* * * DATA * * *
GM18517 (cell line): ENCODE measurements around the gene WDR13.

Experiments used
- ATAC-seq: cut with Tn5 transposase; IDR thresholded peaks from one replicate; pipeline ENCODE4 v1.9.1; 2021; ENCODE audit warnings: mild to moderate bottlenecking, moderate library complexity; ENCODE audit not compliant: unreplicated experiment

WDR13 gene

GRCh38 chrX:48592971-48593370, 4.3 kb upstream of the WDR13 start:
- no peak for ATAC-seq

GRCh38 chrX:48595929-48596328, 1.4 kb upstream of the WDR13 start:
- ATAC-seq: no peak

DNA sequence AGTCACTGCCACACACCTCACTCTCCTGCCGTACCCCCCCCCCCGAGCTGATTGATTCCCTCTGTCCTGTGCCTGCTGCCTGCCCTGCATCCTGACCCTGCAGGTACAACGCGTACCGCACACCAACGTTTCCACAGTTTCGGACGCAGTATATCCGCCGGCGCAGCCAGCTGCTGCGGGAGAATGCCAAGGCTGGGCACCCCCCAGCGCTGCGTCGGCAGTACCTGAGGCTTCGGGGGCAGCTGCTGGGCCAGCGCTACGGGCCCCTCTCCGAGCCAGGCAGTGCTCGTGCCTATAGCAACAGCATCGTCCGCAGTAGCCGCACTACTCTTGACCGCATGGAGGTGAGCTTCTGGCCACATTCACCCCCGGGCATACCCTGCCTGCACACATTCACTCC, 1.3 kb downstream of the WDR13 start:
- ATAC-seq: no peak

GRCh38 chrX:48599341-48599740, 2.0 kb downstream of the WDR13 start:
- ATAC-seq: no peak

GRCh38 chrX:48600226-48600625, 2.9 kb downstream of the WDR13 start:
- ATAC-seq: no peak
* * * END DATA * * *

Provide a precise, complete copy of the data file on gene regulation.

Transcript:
GM18517 (cell line): ENCODE measurements around the gene WDR13.

Experiments used
- ATAC-seq: cut with Tn5 transposase; IDR thresholded peaks from one replicate; pipeline ENCODE4 v1.9.1; 2021; ENCODE audit warnings: mild to moderate bottlenecking, moderate library complexity; ENCODE audit not compliant: unreplicated experiment

WDR13 gene

GRCh38 chrX:48592971-48593370, 4.3 kb upstream of the WDR13 start:
- no peak for ATAC-seq

GRCh38 chrX:48595929-48596328, 1.4 kb upstream of the WDR13 start:
- ATAC-seq: no peak

DNA sequence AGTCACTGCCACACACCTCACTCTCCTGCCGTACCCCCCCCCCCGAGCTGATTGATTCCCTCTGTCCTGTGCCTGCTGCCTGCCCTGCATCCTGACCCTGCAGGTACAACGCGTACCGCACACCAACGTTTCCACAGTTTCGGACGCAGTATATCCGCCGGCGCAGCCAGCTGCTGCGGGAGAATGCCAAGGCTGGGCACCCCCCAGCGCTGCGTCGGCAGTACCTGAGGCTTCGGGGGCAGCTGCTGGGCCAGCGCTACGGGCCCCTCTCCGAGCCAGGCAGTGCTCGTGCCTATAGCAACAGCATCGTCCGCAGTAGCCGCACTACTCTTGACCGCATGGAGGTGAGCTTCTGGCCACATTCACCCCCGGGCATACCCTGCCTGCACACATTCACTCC, 1.3 kb downstream of the WDR13 start:
- ATAC-seq: no peak

GRCh38 chrX:48599341-48599740, 2.0 kb downstream of the WDR13 start:
- ATAC-seq: no peak

GRCh38 chrX:48600226-48600625, 2.9 kb downstream of the WDR13 start:
- ATAC-seq: no peak